N.W.T.'s COVID-19 secretariat apologizes after self-isolating travellers' info breached

·2 min read
The letter, sent via email, alerts recently self-isolating travellers that their email addresses were exposed due to an employee error. (CBC - image credit)
The letter, sent via email, alerts recently self-isolating travellers that their email addresses were exposed due to an employee error. (CBC - image credit)

A number of travellers recently self-isolating in Yellowknife had their email addresses revealed in an "unauthorized disclosure of personal information," according to a letter sent by the territory's Health department.

According to the letter, on April 19, at 9:44 p.m., an employee working for the territory's COVID-19 Coordinating Secretariat sent out an email to travellers self-isolating in Yellowknife, as well as those self-isolating between March 31 and April 17.

The purpose of the email was to inform the recipients of COVID-19 traces detected in Yellowknife's wastewater, and to recommend those isolating between those dates to get tested for COVID-19. MLA Steve Norn, who publicly outed himself as testing positive, mentioned in a statement that public health advisories for people isolating during those dates led to himself seeking a test.

However, when the email was sent, the distribution list was made visible to all recipients in error, according to the letter, leading to the email addresses, and in some cases, names, of everyone self isolating during that time period being made visible.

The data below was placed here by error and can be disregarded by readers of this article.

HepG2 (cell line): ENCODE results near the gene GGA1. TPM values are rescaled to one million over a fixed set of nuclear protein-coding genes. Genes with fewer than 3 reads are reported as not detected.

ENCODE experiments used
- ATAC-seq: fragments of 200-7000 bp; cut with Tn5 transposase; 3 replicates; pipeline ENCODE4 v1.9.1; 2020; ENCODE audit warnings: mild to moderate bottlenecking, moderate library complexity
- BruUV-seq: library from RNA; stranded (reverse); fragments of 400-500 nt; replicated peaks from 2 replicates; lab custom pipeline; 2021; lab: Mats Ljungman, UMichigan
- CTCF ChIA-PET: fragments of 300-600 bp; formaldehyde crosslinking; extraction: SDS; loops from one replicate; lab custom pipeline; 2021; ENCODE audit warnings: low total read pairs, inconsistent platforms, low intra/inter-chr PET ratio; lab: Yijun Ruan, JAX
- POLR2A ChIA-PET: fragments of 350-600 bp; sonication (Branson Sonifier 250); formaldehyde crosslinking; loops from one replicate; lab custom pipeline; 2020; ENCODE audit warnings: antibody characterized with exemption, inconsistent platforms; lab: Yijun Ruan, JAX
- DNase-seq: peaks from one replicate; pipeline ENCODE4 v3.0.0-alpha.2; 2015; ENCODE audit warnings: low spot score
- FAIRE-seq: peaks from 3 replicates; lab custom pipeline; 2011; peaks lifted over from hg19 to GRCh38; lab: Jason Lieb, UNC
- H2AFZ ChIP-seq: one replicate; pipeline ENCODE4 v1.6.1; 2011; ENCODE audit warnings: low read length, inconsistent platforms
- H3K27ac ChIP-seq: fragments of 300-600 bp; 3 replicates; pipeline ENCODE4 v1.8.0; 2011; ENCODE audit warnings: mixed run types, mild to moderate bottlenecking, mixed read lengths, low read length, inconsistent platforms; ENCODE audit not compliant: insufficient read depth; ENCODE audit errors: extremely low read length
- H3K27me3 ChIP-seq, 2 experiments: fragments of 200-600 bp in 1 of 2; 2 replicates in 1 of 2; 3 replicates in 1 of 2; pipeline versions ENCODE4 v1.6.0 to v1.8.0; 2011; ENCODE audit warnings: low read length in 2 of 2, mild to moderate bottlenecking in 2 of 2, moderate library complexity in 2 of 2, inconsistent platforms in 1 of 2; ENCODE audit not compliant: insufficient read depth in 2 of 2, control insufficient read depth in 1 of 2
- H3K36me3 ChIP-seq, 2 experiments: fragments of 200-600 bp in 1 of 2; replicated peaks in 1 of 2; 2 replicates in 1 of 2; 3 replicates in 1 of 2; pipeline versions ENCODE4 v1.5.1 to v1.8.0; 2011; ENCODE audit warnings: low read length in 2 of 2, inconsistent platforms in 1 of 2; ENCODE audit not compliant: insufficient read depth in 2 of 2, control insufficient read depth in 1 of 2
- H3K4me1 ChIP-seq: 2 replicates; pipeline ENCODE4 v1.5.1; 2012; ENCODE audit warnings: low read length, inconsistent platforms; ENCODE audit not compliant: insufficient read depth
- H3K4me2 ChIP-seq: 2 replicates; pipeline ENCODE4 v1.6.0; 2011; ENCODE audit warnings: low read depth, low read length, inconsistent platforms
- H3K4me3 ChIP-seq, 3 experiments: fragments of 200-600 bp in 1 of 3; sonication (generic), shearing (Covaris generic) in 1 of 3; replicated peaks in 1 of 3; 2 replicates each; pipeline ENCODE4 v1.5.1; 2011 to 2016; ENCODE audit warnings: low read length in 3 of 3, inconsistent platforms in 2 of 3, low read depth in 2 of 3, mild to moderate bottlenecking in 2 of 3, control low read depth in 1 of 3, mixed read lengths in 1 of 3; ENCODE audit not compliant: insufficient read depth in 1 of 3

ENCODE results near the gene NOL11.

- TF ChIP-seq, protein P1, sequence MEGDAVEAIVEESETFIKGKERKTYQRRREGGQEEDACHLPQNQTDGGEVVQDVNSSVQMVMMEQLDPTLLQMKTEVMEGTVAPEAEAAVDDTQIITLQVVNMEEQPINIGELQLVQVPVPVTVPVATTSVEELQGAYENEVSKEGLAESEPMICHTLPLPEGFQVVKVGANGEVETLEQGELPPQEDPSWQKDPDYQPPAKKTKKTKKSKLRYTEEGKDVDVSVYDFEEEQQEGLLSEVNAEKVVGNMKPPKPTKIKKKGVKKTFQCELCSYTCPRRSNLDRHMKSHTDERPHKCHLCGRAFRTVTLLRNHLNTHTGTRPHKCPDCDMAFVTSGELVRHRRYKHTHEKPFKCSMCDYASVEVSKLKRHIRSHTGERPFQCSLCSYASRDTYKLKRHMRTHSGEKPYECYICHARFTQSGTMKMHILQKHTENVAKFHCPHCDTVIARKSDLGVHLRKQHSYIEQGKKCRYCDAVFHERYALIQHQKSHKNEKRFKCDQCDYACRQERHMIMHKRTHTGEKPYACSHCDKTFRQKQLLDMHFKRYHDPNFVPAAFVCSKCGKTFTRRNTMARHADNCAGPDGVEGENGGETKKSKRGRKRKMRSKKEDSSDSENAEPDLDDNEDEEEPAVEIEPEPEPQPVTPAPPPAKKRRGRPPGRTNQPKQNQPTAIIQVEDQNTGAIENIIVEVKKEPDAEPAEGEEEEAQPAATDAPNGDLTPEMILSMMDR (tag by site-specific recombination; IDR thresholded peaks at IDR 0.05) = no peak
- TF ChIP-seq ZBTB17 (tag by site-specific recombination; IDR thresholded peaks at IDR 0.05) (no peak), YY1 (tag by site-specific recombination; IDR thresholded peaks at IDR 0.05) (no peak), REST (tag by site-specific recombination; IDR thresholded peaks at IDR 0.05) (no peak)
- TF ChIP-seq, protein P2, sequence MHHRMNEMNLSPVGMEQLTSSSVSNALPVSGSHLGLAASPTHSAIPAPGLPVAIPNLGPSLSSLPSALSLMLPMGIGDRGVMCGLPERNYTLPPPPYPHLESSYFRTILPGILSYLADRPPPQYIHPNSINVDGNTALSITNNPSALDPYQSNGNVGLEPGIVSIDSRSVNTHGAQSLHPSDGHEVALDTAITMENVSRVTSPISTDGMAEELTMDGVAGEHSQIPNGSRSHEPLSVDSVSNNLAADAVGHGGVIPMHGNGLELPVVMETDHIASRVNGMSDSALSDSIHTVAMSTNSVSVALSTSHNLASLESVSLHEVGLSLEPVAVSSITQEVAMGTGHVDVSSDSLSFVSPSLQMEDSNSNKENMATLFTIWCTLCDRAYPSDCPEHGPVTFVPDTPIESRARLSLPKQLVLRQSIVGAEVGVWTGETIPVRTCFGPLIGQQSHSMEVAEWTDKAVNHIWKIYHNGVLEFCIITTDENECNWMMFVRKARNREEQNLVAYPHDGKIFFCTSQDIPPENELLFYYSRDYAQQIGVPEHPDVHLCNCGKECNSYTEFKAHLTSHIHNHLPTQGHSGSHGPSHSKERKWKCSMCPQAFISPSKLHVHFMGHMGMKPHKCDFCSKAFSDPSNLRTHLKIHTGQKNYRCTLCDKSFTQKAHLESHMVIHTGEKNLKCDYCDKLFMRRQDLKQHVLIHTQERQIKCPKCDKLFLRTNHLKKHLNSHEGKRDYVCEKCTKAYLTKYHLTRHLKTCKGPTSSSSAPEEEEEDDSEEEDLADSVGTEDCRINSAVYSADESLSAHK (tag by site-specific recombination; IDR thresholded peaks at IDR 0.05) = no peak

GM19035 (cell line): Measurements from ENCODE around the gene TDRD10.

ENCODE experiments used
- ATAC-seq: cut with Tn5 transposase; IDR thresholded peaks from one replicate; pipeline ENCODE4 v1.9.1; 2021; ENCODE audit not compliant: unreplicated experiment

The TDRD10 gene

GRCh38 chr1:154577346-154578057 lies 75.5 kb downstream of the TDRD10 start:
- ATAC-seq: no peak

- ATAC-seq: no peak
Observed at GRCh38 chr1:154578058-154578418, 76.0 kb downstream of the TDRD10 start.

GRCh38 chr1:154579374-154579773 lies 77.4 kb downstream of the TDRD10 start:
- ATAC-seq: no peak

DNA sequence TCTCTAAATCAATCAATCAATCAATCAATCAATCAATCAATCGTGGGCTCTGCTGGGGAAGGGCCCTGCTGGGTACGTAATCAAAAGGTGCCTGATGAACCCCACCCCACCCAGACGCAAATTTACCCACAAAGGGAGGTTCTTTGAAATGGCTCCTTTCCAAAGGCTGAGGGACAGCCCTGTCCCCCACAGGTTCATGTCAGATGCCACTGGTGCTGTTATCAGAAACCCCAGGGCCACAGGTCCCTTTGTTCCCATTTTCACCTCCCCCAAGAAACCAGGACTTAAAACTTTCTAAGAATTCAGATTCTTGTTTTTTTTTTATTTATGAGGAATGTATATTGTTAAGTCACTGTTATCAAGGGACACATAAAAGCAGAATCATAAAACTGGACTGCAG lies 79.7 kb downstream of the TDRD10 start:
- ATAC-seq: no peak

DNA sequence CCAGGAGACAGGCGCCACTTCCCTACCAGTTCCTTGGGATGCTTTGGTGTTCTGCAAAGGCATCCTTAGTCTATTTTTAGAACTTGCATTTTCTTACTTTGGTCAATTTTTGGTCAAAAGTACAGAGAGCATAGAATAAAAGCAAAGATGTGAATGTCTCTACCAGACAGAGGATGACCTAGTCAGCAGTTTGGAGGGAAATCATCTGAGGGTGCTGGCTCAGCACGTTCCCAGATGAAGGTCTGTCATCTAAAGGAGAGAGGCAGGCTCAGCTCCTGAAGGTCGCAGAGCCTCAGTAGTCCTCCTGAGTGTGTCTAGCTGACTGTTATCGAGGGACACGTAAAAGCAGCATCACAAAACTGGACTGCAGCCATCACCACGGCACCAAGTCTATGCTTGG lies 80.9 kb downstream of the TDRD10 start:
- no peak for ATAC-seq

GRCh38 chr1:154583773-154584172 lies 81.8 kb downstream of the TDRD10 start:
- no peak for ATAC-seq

In the letter to those who had their privacy breached sent on April 22, Michele Herriot, the chief information officer for the Health department, says that the initial investigation of the incident "has determined that the cause of the incident was human error," and that the employee responsible recognized the mistake immediately, but was unable to successfully recall the email.

"The [COVID secretariat] will be reviewing current practices to identify ways to further mitigate privacy breaches like this one," the email says, adding that they believe there is "no evidence" to indicate the information has been further disclosed, or there is potential for it to happen again.

Email sent to 1,211 unique addresses

The email was sent to 1,211 unique email addresses, a spokesperson for the coordinating secretariat told CBC News.

Dawn Ostrem said the secretariat has "administrative processes" that are meant to prevent privacy breaches like this one, including the "careful review of email recipients prior to sending and use of discrete email lists."

She said the secretariat is updating its procedures to require that mass emails be reviewed by the director, a supervisor or a manager before they are sent out.

All the people whose emails appeared on the distribution list were notified of the breach, said Ostrem, as was the N.W.T. information and privacy commissioner.

The territory's Health department has had a long list of privacy breaches over the past decade, including an incident where patient records were found at a government dump and another in which a laptop was stolen containing health information of the majority of N.W.T. residents.

In the letter, Herriot extends "sincere apologies" on behalf of the secretariat and the Health department for the breach.